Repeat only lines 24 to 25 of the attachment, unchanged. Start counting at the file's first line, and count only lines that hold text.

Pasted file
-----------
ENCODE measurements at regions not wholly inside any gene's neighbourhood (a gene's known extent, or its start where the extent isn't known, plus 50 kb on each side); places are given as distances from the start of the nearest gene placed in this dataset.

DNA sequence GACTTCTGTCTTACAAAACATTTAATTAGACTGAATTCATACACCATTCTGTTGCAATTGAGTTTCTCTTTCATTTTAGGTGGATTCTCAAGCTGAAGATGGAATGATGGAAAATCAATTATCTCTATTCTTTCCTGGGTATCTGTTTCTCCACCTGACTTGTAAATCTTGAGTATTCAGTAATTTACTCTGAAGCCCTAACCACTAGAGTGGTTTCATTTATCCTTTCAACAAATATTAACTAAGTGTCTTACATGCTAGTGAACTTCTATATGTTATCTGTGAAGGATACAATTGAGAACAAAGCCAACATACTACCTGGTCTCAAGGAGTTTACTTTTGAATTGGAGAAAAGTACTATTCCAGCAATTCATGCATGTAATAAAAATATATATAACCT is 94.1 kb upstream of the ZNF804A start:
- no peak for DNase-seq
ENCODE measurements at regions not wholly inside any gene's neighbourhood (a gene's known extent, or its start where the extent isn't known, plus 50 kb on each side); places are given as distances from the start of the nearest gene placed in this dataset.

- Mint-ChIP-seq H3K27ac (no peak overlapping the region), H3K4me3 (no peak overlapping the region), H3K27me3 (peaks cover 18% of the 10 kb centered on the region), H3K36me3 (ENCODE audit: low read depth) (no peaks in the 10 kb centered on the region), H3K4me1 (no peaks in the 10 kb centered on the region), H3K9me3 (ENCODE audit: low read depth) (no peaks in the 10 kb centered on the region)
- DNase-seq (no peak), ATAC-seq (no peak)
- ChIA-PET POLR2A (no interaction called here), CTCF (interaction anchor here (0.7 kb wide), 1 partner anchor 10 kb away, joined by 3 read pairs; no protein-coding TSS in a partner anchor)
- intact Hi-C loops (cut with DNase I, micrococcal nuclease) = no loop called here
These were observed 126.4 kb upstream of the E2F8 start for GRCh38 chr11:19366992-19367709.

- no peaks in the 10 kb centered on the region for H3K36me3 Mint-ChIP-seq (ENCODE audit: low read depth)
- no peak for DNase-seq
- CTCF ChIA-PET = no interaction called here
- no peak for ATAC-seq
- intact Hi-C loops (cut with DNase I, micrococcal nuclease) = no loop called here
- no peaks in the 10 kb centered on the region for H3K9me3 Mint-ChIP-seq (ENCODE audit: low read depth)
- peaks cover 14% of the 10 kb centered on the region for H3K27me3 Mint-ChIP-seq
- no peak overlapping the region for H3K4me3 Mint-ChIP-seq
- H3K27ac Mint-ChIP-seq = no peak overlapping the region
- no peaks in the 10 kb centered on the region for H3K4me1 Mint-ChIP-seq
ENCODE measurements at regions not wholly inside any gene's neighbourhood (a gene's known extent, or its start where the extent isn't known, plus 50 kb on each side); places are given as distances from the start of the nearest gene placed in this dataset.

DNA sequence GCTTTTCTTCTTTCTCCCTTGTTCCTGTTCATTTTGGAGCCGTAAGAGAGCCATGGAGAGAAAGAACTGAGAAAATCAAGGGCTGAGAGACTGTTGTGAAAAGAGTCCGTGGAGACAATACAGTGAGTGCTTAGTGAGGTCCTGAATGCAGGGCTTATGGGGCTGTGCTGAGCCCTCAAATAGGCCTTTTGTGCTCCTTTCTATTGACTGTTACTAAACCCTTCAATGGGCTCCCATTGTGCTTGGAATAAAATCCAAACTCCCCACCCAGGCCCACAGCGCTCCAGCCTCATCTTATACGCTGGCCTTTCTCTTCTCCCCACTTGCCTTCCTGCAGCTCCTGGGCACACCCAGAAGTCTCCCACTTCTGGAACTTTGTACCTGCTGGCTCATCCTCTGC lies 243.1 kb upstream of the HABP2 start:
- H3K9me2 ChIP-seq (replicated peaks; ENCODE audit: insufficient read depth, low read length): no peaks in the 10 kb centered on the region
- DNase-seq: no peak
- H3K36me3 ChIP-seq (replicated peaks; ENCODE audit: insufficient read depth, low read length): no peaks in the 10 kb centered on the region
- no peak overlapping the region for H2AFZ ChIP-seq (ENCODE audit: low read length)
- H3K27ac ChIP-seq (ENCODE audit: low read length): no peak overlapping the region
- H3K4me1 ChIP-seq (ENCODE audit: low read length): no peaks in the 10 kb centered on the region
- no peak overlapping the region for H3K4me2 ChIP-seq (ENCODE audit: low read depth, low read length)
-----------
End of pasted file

- H3K36me3 ChIP-seq (replicated peaks; ENCODE audit: insufficient read depth, low read length): no peaks in the 10 kb centered on the region
- no peak overlapping the region for H2AFZ ChIP-seq (ENCODE audit: low read length)